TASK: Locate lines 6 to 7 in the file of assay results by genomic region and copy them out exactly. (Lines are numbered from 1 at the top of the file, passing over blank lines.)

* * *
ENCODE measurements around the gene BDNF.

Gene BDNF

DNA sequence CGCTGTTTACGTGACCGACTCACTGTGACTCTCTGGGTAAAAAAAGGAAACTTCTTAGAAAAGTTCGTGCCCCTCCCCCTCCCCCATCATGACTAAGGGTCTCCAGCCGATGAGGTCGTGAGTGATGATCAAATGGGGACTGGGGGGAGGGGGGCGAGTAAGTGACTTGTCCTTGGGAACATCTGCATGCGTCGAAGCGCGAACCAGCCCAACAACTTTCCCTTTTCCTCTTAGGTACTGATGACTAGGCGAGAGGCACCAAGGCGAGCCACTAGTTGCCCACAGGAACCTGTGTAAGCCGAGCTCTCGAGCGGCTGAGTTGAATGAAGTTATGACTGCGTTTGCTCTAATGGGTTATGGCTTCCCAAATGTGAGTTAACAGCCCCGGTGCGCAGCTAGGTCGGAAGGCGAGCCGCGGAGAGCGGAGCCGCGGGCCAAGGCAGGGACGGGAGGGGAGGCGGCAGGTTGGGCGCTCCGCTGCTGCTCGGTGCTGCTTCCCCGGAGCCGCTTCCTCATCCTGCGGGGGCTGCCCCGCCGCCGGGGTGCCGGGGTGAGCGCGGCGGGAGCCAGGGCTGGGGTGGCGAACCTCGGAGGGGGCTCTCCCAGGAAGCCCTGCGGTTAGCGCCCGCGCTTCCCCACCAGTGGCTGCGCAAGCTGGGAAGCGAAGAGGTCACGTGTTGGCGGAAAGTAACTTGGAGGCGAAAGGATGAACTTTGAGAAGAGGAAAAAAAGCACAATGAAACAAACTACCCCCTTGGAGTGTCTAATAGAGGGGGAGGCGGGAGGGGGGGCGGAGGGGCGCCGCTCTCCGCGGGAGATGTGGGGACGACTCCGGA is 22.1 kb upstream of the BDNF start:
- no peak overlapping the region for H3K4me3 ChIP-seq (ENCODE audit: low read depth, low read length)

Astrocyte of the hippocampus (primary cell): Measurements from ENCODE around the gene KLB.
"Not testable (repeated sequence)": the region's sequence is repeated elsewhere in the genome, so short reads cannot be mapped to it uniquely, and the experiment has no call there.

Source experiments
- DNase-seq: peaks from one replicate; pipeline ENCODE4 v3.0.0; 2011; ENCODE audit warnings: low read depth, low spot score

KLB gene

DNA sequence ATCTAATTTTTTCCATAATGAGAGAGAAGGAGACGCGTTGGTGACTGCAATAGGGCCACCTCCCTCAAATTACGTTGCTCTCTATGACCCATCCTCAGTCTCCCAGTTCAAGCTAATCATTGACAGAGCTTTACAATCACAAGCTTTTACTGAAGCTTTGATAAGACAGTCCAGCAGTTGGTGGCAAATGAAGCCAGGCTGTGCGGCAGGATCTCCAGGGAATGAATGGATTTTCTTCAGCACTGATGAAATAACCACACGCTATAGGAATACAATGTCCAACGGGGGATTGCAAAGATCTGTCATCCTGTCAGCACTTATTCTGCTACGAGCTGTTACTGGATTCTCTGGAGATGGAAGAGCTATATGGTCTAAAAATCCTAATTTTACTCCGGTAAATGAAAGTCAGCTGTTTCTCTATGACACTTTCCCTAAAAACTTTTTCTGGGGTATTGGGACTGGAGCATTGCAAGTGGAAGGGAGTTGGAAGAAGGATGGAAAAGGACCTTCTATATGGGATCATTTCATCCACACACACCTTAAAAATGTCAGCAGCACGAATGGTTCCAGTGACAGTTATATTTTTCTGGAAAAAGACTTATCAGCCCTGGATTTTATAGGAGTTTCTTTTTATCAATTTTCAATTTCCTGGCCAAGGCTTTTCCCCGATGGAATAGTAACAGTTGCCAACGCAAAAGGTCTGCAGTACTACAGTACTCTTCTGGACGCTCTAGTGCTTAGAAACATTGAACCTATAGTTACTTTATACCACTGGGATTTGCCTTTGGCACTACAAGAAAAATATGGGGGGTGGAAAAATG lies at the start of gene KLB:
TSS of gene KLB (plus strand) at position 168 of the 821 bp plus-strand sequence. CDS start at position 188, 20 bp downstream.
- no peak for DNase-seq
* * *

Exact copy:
"Not testable (repeated sequence)": the region's sequence is repeated elsewhere in the genome, so short reads cannot be mapped to it uniquely, and the experiment has no call there.

Source experiments